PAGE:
2

I'm looking for some specific aggregated data: what I want is a 2-column table with the port number (0 to 65535) as first column, and as second column, the sum over the total number of vulnerabilities (bugs that permit remote access or dos) related to each application that run every sevice.

Example:

Tab1

port applications
21   proFTP 
80   apache,ngx,IIS
25   qmail,sendmail

Tab2

app      n° of vuln
IIS      9
nginx    2
proFTP   6
apache   4
qmail    1
sendmail 6
sshd-3
ftpd-4

And we get as final data:

Tab3

port  total vuln
21    6+4
80    2+4+9
25    6+1
22    3

Since I could not find this data, I'm thinking to create this table on my own. That's the procedure I was thinking about:

  1. Find the default services for each port (easy)
  2. Find the complete list of all cve in a structured format (easy)
  3. "Grep" all the software name from 2 and group the vuln by service name
  4. Match the services offered by each application from cve (if any)
  5. Group vuln by services/port and create the table.

If you already have some intermediate data (Tab1 or Tab2) It would be very helpful.

  • #2's going to change w/ time, as patches become available. #1's going to be fairly large, as some services just have a lot of implementations available (eg, FTP) ... and you also have services that use more than one port (eg, FTP), and packages that provide more than one service (eg, a mail server might provide POP3, POP3S, IMAP, IMAPS, SMTP & ASMTP) – Joe Nov 26 '13 at 21:02
  • 1
    No. 2 also is a very ill-defined metric that has many components (as you note: bugs, typical strength of user passwds, ...) that have no straightforward way of being summed. Now that I type: what is the underlying question you want to answer? – ojdo Nov 26 '13 at 22:44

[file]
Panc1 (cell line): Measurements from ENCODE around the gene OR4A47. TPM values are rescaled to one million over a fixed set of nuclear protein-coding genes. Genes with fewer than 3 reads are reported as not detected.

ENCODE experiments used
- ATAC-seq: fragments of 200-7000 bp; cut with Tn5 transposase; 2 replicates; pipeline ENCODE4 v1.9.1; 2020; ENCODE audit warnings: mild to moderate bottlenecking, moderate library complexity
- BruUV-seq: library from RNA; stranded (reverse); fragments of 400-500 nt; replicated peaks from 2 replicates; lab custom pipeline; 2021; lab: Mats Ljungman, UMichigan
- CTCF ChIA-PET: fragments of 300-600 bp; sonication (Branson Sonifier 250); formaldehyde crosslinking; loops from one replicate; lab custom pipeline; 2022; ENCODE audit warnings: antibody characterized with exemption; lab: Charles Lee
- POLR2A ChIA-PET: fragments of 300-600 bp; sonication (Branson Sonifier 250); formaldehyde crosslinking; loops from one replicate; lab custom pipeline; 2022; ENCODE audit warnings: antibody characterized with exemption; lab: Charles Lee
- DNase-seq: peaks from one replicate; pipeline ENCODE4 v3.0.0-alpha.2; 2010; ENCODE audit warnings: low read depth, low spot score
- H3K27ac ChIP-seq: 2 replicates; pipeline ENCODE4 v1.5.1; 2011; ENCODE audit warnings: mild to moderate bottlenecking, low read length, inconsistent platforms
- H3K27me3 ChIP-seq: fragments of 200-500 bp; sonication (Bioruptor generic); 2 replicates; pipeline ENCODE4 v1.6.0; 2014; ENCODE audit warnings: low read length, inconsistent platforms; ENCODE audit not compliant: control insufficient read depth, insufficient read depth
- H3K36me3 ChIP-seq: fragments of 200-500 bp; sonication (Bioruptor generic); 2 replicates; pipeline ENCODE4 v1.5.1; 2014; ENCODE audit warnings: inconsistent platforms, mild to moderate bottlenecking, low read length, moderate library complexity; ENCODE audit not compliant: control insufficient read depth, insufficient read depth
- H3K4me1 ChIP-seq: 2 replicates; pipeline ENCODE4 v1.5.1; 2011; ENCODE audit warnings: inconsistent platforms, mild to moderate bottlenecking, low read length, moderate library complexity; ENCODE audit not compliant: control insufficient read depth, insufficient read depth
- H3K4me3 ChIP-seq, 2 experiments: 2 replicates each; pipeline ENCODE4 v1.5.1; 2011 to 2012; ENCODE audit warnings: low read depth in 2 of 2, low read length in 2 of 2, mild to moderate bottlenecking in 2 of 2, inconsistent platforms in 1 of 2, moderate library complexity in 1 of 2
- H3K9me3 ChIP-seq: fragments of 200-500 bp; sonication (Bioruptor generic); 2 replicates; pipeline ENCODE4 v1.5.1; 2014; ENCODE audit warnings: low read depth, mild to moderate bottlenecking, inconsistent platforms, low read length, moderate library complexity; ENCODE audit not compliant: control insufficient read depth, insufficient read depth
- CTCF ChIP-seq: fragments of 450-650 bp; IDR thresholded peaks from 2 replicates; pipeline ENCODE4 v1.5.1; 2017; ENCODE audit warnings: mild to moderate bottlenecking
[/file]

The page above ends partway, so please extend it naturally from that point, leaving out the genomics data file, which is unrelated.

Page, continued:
• I'm asking if someone has already this kind of data or can help me obtaining it. @Joe I know it's gonna change over time, but i need this data just in a precise time. I'm gonna release the sources for recreating data. Services with multiple port aren't gonna be a problem: they'll appear multiple times. – asdf Nov 27 '13 at 0:24
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    @ojdo : and don't forget that it's prone to over-counting in cases where software's forked, or reliant on the same library. (if there's a flaw in zlib that can be exploited, does it count as 0 (zlib isn't a service on its own), or for every service that uses zlib? Or only those where the library is used such that the vulnerability is remote exploitable? – Joe Nov 27 '13 at 1:40
  • Alessandro, the problem is that in some communities 'data' means more than just a collection of values ... it's something that can be used as evidence for an argument, and so as I see it, issues with methodology behind the values affect if it is or isn't data. You might want to explain what you're trying to do on one of the various CVE mailing lists, and get some peer review of your concept. As a sysadmin for the last ~15 years, what you're describing just sounds like something that has no use other than the security gestapo complain because I'm listening on a port they don't like. – Joe Nov 27 '13 at 1:46
2

OpenVAS have a really good repository for "Network Vulnerability Tests" that contain all the information needed to carry a research like this.

Downloading the archive from the nvts repository you can parse the file in the database,and make your own statistic of port sorted according vulnerability. With a few bash lines of code you can filter all the files that contain at least one "CVE-XXXX-XXXX" and one "port" directive, make some research inside the filtered files (warning: there can be more than one CVE and more than one port per file) and then sort and filter the results.

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